This post is one in a series of reflections for Lent. I invite you to go back and read the previous reflections.
In his humanity, Jesus is first and foremost a Jew. He had come to fulfill God's promise to Abraham and the rest of the Jewish people. As God, he would have knowledge that his people would ultimately reject him. His ministry is to reveal himself to the Jewish people, and they would then reveal him to the world. The time for Gentile believers has not yet come at this point in the story. A gentile woman comes to Jesus and begs for his help. He asks her if it is right to take the food that belongs to the children and cast it to the dogs. I don't think he is being mean to her, as much as he is testing her to see where her heart and devotion are. Her response should stand as a lesson to our own approach of God.
First, she freely admits that she is in no position to ask for Jesus' help. She admits that she is outside the people of Israel, and has no right to approach Jesus for his help. Her daughter is possessed with a demon, and she desperately wants the help of Jesus. She says to him that even the dogs are allowed to eat that which the children drop on the floor. She is humbling herself before Jesus. She is showing a greater amount of humility than even the religious leaders have shown toward Jesus. She has no hope. She has no means to help her daughter. She casts herself at the complete mercy of Jesus. She is begging for Jesus to look past what she is not, and to give to her that which she does not deserve. This humility ultimately moves Jesus, and he heals her daughter.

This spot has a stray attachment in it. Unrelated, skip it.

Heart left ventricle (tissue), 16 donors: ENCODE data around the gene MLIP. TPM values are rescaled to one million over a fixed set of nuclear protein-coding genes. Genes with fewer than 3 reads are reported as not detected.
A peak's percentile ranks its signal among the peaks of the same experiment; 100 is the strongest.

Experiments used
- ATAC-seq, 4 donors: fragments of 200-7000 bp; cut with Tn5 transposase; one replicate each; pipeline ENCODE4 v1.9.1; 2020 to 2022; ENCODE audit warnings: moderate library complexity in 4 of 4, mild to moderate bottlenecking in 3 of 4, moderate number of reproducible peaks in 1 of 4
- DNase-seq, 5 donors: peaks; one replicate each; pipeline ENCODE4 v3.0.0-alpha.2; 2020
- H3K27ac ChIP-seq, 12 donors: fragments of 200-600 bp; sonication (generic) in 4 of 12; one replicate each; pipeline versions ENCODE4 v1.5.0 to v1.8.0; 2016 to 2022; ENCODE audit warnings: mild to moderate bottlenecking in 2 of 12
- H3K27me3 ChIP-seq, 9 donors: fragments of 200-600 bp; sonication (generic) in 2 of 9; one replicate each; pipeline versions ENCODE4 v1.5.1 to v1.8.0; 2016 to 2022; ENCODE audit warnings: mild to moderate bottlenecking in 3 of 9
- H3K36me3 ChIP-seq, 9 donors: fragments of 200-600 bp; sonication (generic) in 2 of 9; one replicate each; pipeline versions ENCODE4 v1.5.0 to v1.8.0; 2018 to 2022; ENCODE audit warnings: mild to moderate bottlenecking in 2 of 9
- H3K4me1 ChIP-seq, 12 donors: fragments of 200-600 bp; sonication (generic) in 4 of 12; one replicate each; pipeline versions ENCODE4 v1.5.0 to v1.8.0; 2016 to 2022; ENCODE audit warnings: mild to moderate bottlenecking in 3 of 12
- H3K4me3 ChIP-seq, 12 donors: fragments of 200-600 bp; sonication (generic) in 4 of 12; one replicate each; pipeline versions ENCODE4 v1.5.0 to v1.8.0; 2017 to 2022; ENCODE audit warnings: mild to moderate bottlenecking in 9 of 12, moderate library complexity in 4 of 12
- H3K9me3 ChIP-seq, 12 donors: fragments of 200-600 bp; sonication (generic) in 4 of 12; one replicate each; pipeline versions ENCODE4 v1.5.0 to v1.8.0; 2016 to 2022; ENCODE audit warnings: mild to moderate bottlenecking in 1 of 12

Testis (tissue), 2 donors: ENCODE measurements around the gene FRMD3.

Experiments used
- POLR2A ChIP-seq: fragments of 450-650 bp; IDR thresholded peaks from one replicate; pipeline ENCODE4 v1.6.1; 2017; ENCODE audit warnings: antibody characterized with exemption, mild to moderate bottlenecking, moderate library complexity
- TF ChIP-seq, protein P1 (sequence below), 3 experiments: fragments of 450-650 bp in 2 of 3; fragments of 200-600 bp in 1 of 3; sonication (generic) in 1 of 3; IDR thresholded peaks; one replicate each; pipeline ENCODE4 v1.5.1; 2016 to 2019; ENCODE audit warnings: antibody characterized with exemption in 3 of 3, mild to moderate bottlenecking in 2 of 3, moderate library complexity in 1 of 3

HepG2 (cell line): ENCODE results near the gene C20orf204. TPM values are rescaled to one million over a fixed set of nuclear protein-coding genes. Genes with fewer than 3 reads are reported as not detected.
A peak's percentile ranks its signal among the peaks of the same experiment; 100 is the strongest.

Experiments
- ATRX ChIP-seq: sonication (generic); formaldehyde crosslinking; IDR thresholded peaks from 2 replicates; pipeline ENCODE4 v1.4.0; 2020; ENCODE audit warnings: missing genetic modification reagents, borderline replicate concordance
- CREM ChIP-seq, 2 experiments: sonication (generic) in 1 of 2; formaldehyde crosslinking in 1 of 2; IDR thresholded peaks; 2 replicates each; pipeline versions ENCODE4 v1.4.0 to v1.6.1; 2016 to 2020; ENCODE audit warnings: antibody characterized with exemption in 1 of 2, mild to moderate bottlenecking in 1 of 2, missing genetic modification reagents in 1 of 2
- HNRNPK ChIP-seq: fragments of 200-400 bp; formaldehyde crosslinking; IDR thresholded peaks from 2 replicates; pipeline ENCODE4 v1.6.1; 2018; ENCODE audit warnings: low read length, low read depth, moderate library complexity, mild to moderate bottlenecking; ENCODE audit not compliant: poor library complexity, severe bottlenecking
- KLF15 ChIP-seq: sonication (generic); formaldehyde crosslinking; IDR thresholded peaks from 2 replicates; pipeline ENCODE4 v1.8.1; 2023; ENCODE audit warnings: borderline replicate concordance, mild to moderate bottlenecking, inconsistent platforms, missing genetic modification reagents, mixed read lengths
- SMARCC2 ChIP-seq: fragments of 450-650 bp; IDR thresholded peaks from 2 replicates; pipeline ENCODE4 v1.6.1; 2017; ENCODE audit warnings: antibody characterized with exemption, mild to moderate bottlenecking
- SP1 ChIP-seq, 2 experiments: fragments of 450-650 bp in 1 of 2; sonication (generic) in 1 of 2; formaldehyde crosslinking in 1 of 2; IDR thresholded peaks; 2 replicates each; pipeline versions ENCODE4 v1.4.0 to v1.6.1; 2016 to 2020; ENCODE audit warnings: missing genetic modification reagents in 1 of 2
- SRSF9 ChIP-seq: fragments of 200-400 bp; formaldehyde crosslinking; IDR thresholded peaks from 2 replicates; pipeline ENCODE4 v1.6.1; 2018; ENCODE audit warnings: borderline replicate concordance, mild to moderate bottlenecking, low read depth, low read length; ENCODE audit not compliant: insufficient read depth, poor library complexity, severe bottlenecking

We must to be willing to admit that we are in no position to request anything from God. We have and continue to act in direct defiance of a Holy God. We have taken up arms against God. We have been and continue at times to be a member of the enemy camp. When we come to God, we come with empty hands and no right to ask him anything. We are at the complete mercy of his unfailing kindness. If we never come to this point, then I wonder if there is ever a true conversion. Are we just paying God lip service, all the while believing in our hearts that we are not all that bad? We may fool ourselves, but we can never fool God.
There is an old Orthodox that seeks to put into words the truth of our moral bankruptcy and complete hopelessness. Lord Jesus Christ, Son of God, have mercy on me, the sinner. If we have not believed this to the deepest part of our being, then what are we doing? Are we still in a hopeless and ridiculous way continued to rely on our own goodness? Do we honestly believe that if we are simply a better version of ourselves that God will accept us? That is ridiculous. There is nothing we could possibly do to satisfy the justice of our rebellion against a Holy God. Christ is the only answer to the problem of our wretchedness. We are accepted when and only when we cast ourselves and all our hope at the divine mercy of God.